Author Topic: String copairing in 763 vs 732  (Read 205 times)

GSAC3

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String copairing in 763 vs 732
« on: February 08, 2021, 12:16:43 AM »
Since string compares are now, apparently by default, done by uppercasing both strings before comparing, how do you now go about comparing strings on a case sensitive basis as was the norm in BCX 732?  After looking a a number of codes written in the 732 era, I have found that the major problem in each case of trying to recompile and run correctly under 761 is due to this change in comparing strings.

Robert

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Re: String copairing in 763 vs 732
« Reply #1 on: February 08, 2021, 02:41:07 AM »
Since string compares are now, apparently by default, done by uppercasing both strings before comparing, how do you now go about comparing strings on a case sensitive basis as was the norm in BCX 732?  After looking a a number of codes written in the 732 era, I have found that the major problem in each case of trying to recompile and run correctly under 761 is due to this change in comparing strings.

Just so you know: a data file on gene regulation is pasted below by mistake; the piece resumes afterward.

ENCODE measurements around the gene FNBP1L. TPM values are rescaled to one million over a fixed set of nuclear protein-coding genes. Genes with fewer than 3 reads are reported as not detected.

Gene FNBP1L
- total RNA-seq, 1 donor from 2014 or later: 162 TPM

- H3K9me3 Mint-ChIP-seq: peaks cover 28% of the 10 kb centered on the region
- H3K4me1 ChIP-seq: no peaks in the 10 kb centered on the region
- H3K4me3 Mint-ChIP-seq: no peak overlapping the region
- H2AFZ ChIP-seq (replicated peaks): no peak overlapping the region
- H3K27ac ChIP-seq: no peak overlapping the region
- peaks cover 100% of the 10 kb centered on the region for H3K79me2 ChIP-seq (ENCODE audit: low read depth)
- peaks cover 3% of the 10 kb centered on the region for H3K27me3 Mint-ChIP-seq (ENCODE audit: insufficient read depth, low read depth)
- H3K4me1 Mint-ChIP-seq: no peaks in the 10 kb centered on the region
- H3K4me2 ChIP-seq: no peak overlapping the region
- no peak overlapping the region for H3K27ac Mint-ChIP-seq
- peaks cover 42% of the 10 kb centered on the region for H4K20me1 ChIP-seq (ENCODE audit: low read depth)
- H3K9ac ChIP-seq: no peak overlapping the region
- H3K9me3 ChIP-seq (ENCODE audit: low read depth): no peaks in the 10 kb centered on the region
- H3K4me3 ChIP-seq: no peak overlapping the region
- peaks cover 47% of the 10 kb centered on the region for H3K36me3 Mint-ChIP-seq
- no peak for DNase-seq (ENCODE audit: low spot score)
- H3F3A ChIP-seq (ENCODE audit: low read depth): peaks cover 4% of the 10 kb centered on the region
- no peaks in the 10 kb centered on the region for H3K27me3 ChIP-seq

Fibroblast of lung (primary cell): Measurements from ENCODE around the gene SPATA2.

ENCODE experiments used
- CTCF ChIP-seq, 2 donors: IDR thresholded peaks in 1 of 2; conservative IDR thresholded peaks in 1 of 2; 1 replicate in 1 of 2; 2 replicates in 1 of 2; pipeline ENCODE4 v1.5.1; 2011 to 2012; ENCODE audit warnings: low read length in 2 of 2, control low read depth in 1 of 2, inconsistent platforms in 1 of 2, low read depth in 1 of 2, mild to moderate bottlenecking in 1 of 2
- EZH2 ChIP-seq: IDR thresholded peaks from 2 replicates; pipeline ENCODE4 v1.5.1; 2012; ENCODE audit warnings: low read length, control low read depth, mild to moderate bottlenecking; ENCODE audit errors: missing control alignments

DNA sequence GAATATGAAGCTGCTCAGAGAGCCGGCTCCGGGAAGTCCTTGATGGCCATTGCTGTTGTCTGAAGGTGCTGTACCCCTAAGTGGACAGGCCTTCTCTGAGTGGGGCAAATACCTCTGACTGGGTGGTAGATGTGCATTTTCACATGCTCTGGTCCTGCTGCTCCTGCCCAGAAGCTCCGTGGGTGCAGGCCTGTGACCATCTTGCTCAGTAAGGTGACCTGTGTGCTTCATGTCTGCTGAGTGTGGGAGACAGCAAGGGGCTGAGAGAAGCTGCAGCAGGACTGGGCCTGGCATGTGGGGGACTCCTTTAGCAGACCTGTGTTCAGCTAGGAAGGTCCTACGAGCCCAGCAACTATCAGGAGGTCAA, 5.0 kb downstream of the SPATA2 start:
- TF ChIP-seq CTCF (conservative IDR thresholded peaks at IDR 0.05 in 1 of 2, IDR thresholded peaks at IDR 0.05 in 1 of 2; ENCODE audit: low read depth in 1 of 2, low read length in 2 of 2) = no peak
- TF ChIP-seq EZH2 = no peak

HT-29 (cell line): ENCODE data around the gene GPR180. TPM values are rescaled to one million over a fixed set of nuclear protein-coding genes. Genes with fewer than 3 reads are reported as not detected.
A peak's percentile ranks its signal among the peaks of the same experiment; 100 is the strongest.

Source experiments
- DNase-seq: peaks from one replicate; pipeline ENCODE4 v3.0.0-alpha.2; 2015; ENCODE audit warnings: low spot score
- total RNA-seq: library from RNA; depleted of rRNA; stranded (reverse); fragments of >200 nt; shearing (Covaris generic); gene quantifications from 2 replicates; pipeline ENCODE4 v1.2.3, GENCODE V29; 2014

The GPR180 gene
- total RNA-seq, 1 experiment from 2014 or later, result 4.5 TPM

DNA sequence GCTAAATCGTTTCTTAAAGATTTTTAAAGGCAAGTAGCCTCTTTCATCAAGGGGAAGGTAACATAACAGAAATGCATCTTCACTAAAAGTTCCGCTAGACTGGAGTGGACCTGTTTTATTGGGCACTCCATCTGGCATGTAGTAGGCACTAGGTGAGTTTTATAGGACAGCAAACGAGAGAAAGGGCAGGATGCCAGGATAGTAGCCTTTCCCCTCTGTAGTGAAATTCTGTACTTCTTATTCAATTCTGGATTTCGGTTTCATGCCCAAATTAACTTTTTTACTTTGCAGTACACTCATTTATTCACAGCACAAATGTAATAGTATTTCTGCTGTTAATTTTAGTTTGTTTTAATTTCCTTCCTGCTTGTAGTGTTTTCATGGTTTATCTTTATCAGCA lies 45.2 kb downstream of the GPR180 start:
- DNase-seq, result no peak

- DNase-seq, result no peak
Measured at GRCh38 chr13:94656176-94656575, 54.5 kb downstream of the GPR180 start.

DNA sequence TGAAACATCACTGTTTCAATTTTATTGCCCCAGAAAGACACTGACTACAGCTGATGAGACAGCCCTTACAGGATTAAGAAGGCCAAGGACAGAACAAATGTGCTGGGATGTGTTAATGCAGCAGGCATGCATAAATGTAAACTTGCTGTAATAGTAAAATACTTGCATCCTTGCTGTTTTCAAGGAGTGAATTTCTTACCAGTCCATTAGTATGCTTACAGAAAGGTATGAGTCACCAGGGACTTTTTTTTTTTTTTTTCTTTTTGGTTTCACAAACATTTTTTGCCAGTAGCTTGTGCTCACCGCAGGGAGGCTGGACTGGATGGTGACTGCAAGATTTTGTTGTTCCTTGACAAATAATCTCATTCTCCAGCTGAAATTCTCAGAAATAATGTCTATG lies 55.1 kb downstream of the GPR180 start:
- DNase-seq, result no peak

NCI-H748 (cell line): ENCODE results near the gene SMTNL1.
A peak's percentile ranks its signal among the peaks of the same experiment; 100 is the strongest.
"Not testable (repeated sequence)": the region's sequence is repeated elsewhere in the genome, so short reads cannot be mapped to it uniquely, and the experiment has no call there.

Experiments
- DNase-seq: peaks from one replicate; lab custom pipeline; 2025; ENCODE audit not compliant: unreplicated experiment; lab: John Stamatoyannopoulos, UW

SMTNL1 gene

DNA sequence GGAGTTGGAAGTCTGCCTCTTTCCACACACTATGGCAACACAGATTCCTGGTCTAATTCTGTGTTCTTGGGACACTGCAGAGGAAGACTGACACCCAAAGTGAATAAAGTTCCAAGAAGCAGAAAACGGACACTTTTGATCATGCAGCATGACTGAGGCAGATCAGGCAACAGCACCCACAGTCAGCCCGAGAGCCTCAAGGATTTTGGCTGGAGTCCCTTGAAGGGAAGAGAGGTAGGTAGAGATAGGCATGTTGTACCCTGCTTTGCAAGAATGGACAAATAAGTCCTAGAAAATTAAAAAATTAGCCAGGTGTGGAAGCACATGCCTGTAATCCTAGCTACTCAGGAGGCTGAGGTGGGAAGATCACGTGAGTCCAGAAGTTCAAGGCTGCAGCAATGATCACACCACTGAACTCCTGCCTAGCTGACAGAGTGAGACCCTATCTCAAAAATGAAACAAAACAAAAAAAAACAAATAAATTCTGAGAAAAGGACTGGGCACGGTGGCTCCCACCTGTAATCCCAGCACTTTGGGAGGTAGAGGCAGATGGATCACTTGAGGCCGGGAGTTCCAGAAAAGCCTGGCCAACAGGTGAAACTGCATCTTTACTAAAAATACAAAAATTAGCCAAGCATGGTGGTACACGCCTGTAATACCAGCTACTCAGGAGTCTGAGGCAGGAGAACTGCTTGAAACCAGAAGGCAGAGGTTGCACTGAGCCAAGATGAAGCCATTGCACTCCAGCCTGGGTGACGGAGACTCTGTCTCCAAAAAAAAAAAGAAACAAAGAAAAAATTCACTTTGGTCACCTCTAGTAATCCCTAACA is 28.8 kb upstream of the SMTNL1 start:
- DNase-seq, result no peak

Hi Don:

A specific example would make your claim credible.

MrBcx

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Re: String copairing in 763 vs 732
« Reply #2 on: February 08, 2021, 07:44:43 AM »
Since string compares are now, apparently by default, done by uppercasing both strings before comparing, how do you now go about comparing strings on a case sensitive basis as was the norm in BCX 732?  After looking a a number of codes written in the 732 era, I have found that the major problem in each case of trying to recompile and run correctly under 761 is due to this change in comparing strings.

Hi Don,

Comparing strings in C has traditionally been done using the standard library functions strcmp and stricmp.

strcmp is used to perform case-sensitive comparisons

stricmp is used to perform non-case-sensitive comparisons ( by comparing lower case versions of the strings )

For all case-sensitive string comparisons, BCX uses the compiler's standard library
implementation of the strcmp function.

For many years, BCX used its own version of strcmp ( str_cmp) which was a little faster than some compiler
library implementations.  Eventually, hardware and compiler improvements rendered the custom version
pointless and BCX 7.4.8 went back to using the standard library version of strcmp.

It's worth noting that throughout 2020, dozens, possibly hundreds, of single-character string comparisons
in the BCX translator were changed to pointer comparisons, in order to eliminate the overhead of those function
calls and, in return, provide the translator with a performance bump.  Perhaps your encryption work is triggering
a "corner case" in one or more of those comparisons.

In October 2020, I implemented the "??" operator which initially used the standard stricmp C function.